Civil liberties and privacy groups, as well as organizations like the National Governors Association, have attacked the 2005 law as insufficiently protective of privacy and too costly to implement. But that's exactly the sort of message motor vehicle departments need to offset with their own materials trumpeting the plan's perceived benefits, suggested Lucinda Babers, interim director of the District of Columbia DMV, and Betty Serian, a retired Pennsylvania Department of Transportation official who now runs a private consulting firm.
"I think it's a classical textbook case of good communications planning, knowing who your audience is, and working that into your implementation plan for Real ID," Serian said during a panel discussion on the first day of the Government ID Technology Summit here. About 100 state and federal officials and representatives from technology vendors were in attendance at the conference, whose lead sponsor was Digimarc, a company that specializes in "secure identity and media management solutions."
The Department of Homeland Security plans to issue final rules in the fall, but draft rules say that starting on May 11, 2008, Americans will need a federally approved, "machine readable" ID card to travel on an airplane, open a bank account, collect Social Security payments or take advantage of nearly any government service. (States that agree in advance to abide by the rules have until 2013 to comply.)
Largely because of the undertaking's projected cost and what they view as insufficient federal funding to meet it, more than 30 states have either introduced or adopted some type of legislation or resolution that rejects or criticizes, which is derived from 9/11 Commission recommendations.
But even those states that fall into the anti-Real ID category should be thinking about how to make their residents feel happier about the requirements, the conference speakers said.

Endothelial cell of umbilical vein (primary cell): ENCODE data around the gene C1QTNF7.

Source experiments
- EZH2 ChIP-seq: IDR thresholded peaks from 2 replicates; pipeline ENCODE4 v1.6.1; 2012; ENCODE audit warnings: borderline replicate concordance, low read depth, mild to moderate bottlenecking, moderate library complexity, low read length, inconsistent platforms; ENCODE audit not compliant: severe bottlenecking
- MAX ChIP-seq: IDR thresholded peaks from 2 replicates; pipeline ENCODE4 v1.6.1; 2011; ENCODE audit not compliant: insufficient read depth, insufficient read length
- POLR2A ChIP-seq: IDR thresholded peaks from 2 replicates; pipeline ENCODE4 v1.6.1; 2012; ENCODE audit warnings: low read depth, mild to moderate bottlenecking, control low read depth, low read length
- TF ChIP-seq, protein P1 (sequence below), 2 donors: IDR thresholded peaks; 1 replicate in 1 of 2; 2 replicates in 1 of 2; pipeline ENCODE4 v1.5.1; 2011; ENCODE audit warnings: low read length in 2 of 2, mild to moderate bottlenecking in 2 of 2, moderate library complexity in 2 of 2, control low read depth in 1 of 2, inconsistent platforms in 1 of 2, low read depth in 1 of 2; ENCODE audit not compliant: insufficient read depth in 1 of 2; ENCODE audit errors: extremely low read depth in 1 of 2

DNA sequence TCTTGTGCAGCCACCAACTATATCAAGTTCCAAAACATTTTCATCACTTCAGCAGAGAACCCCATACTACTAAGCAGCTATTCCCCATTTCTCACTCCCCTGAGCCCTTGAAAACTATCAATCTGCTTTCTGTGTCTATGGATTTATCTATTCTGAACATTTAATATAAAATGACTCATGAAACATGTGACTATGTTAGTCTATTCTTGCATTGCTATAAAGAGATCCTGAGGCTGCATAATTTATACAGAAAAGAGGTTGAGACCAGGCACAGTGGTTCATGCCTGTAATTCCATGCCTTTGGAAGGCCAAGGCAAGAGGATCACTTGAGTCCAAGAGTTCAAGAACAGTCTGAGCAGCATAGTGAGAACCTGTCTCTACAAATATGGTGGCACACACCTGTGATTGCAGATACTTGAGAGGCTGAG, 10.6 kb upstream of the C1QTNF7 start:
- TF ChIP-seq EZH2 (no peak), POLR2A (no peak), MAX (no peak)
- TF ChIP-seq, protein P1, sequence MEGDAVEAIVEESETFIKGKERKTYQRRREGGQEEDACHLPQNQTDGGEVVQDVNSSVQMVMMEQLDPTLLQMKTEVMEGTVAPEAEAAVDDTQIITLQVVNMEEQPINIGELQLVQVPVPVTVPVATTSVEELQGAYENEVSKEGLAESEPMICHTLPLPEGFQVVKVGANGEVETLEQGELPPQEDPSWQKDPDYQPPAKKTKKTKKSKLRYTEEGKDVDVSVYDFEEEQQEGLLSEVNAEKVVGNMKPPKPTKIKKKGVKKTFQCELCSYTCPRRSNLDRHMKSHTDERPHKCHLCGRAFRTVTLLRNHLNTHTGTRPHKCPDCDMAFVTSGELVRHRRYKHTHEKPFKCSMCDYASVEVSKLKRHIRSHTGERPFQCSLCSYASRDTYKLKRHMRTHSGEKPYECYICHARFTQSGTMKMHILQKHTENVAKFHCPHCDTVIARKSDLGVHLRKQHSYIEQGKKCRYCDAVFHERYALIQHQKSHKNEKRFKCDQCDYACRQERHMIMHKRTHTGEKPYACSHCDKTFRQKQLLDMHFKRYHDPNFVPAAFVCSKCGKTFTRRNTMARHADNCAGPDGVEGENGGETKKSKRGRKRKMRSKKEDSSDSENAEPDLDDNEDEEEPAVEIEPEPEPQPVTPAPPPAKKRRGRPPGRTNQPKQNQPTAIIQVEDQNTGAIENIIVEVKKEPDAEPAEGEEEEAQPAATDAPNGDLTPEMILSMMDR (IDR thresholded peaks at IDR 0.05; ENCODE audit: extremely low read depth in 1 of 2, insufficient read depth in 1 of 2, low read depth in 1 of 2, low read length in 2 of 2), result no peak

Sample messages could include, according to Serian: "It's an improvement to your existing process, it's a way to do the right things for the right reason, it will help prevent identity theft." (Serian said she is "active" with the American Association of Motor Vehicle Administrators and was once the chairwoman of its special task force on identification security.)
The identity-theft defense is a familiar one. Homeland Security Secretary Michael Chertoff
"Try to get that positive message out about what it can do for us," Babers said. "What this seems to be doing for us is getting us all up to a certain level in terms of technology and processes."
Despite uncertainty about how the rules will look, Serian said "the time is definitely now" for states to strategize over how they'll persuade the public that Real ID isn't a threat. Motor vehicle departments could use the pool of addresses already available to them to send out direct mailings with such assurances, she said. Babers suggested that voluntary e-mail lists that some DMVs already use for periodic alerts could be another method. Another potential vehicle is through public service announcements aired in a continuous loop at DMV locations, where a captive audience of customers has little choice but to watch.
To reach an even wider audience, Serian suggested DMVs also consider using some of the
But such a marketing campaign may be less than realistic given the current funding climate for many states, countered one audience member who said he represented the Rhode Island Department of Motor Vehicles. He said his state's initial cost estimate for getting the program up and running is $12 million, and the state already is expecting a $200 to $300 million deficit. Homeland Security projects the cost of Real ID for states and taxpayers over the next 10 years will surpass $23 billion.
"Your mailing list isn't going to be free," the audience member said. "You're going to have to prepare the document, mail it out, that's a million dollars if you're a state of a million people, which we are."